“This scheme will often define version numbers that are not much different from what the JEP 223 scheme would have defined,” Mark Reinhold wrote in a message to the OpenJDK mailing list announcing JEP 322. That said, let’s see how they fixed one of users’ biggest problems, namely to [easily] figure out how old a release is.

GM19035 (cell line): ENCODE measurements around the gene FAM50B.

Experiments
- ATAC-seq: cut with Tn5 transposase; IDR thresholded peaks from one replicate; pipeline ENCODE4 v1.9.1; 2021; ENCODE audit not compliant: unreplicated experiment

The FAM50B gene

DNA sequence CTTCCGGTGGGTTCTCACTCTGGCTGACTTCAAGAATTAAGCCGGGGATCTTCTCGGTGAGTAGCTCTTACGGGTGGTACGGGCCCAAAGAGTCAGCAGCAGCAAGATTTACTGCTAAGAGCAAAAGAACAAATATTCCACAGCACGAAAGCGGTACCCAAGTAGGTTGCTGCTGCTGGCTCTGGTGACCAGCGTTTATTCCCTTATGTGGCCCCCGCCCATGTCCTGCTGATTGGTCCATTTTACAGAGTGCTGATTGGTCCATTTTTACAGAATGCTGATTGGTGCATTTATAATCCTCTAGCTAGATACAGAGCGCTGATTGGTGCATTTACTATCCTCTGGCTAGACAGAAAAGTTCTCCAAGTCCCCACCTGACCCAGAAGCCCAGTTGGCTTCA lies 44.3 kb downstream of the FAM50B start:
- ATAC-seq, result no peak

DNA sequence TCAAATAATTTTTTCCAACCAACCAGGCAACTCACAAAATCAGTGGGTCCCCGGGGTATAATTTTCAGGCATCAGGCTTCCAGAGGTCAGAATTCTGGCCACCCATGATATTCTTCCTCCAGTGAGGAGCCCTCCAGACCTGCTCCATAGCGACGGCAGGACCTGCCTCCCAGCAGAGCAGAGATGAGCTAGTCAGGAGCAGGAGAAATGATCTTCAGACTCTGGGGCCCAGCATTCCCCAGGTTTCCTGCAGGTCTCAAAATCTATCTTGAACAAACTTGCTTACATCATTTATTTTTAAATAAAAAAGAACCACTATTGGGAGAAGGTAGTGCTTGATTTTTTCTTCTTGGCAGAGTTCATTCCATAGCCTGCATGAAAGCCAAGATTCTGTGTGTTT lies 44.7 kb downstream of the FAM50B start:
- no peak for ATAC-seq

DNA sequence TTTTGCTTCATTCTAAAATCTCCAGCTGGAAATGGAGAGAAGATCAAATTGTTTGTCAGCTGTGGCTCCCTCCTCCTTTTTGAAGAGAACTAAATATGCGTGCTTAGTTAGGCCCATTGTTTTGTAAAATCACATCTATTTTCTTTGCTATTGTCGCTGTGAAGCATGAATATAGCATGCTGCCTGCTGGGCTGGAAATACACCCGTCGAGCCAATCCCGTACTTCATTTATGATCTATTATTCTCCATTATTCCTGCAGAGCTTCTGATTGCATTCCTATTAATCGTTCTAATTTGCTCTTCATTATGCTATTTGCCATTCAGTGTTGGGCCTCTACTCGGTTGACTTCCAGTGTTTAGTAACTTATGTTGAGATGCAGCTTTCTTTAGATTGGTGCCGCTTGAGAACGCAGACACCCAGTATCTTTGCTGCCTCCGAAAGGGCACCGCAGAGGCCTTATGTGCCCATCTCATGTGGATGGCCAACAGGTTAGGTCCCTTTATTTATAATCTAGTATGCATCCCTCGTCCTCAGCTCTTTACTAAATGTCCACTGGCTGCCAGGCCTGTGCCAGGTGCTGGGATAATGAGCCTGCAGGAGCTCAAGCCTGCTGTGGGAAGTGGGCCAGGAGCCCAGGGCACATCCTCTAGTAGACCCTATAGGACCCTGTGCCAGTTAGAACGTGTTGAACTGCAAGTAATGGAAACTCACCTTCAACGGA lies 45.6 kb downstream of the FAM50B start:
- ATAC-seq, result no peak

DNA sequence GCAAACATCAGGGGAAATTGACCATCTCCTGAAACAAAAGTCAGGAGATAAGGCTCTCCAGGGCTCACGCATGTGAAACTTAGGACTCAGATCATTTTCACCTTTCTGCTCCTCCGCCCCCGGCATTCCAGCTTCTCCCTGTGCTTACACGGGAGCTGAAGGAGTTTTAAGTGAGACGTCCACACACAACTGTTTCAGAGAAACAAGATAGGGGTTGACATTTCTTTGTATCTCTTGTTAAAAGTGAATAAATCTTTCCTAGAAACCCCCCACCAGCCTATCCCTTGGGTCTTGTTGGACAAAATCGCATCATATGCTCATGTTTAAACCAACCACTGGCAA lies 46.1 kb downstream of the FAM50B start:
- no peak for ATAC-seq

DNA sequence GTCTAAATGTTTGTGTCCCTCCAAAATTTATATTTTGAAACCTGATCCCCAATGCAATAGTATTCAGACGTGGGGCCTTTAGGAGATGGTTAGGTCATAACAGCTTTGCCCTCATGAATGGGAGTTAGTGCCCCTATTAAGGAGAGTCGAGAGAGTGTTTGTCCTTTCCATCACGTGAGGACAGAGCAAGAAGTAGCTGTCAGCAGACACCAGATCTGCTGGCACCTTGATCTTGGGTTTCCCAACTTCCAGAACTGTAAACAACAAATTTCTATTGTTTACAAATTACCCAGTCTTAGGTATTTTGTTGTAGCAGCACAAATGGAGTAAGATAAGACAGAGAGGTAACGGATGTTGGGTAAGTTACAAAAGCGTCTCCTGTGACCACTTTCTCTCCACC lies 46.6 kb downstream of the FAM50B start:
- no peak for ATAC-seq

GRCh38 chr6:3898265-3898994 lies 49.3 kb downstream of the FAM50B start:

Two weeks ago, Mark Reinhold offered three alternatives for the new version-numbering scheme. Now it’s time to present the specific proposal. In short, “JDK 10 is a feature release, JDK 10.0.1 and 10.0.2 are update releases with compatible bug fixes, and there is no interim JDK 10.1 release since in this model the next opportunity to add features is JDK 11.”